But of course those shoes never did improve with time, and there I'd be, stuck with a pair of shoes that didn't fit, still longing for a pair that did -- and would look good on my huge feet. An impossible equation.

And then, along came Zappos, and suddenly I could browse and try on at my leisure, order several boxes at a time and send them all back without feeling guilty. With the luxury to explore and experiment, I began to discover which shapes and brands work for me; to read the customer reviews and learn which key words might mean the difference between an adequate fit and a good fit.

And then, this morning, I was reading Anne Lamott's account of an assisted death. And when she and the cancer patient were wondering together what death might be like, she remarks that she once heard an eastern mystic say that he thought death might be "like slipping out of a pair of shoes that never fit very well."

Such a graphic description! And I found myself tearing up a bit. Because the sad thing is that, although we all find ways to make it work, it seems to me that for lots of us life is a bit like a pair of shoes that don't fit. There's always a little twinge somewhere, and on the hard days, it's like you've been on your feet for hours and it would be lovely to kick off the shoes, to stretch out your feet and luxuriate in cool air, or warm water, or fuzzy socks...

How often are we really comfortable? And where are we; what are we doing when we step beyond comfort into ENERGIZED -- that feeling you get with a brand new pair of running shoes, when you feel you could go for hours, buoyed up by all that support?

And then I thought -- the times when life doesn't fit are SO much like the times when I find myself walking away from the shoe store with a pair of SHOES that don't fit: it usually means I've gotten out of balance. I haven't respected my own needs and rights enough (my need for a pair of shoes, my right to keep trying on until I get a good fit, my right to only spend money if I DO find a pair that fits) and I've constructed a fable in my mind about someone else and then tried to be the hero in that tale. (He or she works on commission, they deserve to sell a pair of shoes, they shouldn't have to work so hard, etc. etc. etc.)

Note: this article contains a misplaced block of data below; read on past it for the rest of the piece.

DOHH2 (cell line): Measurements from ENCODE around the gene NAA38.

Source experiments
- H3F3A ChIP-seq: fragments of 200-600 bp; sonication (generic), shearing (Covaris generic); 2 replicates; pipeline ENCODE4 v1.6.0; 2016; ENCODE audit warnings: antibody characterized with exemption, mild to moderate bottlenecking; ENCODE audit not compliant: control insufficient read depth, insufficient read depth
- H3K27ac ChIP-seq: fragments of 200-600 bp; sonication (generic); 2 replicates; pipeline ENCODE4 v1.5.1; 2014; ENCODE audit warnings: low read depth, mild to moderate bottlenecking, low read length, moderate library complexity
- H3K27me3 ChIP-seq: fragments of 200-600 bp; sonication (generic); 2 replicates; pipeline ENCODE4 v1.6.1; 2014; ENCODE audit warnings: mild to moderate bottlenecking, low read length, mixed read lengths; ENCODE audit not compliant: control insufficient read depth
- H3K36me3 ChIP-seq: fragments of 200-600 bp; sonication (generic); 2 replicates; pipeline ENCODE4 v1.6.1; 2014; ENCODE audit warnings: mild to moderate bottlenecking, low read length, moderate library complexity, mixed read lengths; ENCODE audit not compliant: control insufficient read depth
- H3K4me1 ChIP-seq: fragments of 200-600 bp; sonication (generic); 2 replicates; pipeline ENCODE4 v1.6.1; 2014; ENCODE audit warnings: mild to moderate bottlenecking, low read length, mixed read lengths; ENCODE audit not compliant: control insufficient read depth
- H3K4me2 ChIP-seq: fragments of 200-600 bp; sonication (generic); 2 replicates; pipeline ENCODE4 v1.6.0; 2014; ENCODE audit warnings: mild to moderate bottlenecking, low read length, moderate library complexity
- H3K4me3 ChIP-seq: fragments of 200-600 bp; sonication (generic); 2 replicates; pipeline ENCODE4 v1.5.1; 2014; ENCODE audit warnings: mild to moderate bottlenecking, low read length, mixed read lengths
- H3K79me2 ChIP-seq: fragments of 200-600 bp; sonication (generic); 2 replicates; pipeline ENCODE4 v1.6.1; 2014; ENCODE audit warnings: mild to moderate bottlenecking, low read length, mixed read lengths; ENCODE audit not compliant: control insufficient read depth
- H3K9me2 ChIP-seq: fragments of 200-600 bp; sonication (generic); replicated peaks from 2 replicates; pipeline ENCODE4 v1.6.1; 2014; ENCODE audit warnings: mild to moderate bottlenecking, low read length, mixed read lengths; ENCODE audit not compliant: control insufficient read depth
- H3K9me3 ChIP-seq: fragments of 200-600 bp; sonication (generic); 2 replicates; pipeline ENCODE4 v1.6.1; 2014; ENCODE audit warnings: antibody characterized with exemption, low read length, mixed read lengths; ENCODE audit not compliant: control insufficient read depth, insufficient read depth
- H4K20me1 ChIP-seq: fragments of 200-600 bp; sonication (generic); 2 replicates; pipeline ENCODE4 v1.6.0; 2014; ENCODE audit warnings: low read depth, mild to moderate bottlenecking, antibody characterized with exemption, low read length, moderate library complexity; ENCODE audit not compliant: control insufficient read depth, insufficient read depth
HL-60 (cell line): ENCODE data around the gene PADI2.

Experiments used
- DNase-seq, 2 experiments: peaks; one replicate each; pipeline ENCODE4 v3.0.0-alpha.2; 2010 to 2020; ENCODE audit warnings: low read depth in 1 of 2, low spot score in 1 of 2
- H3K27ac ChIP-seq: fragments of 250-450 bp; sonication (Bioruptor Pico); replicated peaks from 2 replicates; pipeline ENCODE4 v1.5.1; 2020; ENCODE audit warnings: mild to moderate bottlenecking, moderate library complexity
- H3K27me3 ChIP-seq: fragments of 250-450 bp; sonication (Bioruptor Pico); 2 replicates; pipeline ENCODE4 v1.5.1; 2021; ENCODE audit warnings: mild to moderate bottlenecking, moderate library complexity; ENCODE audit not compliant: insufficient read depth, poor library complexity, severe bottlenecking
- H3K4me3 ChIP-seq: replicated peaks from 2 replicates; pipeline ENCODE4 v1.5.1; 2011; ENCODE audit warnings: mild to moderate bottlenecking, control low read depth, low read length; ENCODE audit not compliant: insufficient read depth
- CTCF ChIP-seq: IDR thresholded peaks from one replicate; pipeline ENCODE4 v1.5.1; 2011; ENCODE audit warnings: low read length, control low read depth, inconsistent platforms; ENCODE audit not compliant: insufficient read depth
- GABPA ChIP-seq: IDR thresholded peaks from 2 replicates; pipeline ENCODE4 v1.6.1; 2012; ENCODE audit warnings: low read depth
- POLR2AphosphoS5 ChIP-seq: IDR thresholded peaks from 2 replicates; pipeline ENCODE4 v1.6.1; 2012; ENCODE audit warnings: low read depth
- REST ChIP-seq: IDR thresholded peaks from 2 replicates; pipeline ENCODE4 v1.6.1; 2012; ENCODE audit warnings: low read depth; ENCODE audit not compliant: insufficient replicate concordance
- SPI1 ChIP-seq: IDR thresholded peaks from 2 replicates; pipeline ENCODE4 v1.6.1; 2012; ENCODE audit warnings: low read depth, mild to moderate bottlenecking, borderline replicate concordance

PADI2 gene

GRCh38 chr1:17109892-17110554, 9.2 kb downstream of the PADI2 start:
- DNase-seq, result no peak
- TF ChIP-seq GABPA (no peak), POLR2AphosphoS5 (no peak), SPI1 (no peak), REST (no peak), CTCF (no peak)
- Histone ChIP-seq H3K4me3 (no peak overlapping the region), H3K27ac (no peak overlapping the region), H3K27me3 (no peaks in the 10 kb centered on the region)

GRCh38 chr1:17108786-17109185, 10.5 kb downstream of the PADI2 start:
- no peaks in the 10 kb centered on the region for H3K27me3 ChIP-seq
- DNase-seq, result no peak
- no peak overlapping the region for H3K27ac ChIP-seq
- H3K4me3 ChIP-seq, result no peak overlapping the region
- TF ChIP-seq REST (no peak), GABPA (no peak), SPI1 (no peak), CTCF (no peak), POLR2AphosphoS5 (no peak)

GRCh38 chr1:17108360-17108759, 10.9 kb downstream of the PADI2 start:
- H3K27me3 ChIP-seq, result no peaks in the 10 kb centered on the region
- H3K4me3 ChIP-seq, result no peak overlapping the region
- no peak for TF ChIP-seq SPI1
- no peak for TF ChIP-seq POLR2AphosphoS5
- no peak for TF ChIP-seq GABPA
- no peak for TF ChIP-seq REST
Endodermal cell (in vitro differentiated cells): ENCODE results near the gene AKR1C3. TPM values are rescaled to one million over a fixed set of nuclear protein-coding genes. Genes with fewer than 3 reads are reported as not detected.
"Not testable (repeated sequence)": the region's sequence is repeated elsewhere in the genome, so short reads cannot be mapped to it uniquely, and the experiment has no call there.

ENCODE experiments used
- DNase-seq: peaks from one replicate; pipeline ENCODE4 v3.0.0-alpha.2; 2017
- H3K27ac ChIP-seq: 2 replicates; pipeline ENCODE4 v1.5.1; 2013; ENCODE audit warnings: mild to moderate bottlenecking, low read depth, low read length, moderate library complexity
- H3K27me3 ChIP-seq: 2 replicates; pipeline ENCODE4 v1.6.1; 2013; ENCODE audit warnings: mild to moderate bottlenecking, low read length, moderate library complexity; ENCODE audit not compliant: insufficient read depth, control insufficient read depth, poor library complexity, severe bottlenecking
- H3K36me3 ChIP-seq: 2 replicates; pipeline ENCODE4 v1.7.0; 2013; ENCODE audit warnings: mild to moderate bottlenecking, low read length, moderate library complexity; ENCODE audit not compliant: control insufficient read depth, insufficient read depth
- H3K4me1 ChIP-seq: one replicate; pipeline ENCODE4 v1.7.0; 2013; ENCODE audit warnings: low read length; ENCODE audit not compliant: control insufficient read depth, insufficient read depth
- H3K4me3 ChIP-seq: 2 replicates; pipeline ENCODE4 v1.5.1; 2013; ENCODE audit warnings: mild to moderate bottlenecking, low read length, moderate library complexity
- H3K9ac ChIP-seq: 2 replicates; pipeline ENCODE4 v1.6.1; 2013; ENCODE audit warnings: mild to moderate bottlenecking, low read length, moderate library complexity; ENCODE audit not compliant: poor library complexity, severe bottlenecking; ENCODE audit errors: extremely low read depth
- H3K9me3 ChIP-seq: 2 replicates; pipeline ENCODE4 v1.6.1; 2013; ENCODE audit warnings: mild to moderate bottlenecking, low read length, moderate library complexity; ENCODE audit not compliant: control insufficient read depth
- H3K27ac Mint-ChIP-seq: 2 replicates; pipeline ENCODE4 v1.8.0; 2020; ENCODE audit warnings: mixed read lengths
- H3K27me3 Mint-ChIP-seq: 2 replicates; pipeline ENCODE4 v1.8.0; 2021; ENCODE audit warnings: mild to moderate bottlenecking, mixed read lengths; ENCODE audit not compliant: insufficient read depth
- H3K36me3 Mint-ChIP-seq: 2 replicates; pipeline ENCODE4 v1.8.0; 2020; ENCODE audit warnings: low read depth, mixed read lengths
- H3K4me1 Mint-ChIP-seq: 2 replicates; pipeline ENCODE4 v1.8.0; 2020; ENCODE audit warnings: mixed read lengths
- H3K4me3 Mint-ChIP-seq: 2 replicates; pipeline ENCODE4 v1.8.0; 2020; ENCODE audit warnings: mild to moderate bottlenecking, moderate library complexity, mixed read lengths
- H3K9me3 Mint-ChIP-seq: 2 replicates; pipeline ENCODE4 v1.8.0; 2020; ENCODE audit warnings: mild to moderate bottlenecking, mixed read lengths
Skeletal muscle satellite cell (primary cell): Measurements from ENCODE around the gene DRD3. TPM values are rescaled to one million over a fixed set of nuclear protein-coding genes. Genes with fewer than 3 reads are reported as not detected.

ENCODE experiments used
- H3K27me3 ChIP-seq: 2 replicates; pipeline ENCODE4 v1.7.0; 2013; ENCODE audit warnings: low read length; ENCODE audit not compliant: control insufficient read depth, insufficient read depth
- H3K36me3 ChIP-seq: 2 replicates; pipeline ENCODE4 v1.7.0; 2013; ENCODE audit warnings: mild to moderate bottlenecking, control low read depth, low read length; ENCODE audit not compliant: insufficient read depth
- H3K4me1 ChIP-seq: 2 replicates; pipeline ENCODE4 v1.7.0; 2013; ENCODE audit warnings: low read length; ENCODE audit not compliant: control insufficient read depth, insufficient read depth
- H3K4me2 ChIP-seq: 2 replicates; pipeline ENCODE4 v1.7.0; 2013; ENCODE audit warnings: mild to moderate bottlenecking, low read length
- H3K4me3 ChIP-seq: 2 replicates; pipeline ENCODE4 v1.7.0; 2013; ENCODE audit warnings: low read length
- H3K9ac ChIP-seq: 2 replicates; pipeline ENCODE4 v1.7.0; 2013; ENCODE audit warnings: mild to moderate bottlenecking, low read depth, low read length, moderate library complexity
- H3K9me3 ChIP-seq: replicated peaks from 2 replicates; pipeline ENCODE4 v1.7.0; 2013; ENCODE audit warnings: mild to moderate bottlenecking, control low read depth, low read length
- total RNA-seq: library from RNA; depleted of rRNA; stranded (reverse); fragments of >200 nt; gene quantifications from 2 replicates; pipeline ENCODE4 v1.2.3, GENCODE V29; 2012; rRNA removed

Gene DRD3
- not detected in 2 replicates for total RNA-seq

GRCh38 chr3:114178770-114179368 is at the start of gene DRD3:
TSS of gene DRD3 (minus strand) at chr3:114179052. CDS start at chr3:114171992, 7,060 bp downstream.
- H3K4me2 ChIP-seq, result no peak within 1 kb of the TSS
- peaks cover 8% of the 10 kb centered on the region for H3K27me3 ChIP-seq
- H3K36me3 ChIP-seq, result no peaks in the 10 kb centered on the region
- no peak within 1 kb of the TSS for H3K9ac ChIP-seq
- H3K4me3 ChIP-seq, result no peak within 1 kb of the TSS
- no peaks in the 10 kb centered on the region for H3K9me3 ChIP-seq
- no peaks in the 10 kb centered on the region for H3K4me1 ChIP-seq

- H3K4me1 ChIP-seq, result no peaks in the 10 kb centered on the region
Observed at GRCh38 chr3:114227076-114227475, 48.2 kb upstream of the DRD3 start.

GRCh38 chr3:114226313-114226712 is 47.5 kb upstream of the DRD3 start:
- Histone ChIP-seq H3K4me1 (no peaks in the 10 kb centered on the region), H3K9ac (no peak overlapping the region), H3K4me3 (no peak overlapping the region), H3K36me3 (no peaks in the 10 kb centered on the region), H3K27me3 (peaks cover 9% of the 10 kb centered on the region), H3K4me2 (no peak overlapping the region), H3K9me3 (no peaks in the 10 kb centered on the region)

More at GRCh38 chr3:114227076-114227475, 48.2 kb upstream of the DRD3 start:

The fact is that the shoe salesperson is PAID to keep retrieving shoes that interest me, to help me find a shoe that fits me and my lifestyle. They have their role, and I have mine, and the whole process is thrown off when I don't stick to my lines. Because when I walk out of the store with a pair of shoes that don't fit, BOTH of us have failed.

Yes, Zappos is easier -- kind of like it's easier now for so many of us to interact via email than it is to deal in person. But part of getting better at life is to keep walking back into the shoe store. Because for some of us, learning that it is okay to say no -- that it is okay NOT to be the hero that rescues someone else -- may be the most difficult lesson we have to learn.

... and here's a thought that occurred to me later, after writing this post: Isn't this yet another case where it's the polite lie that's getting us into trouble? (See my last March post, "Liar, liar, pants on fire")

Friday, May 2, 2008

Drops below the surface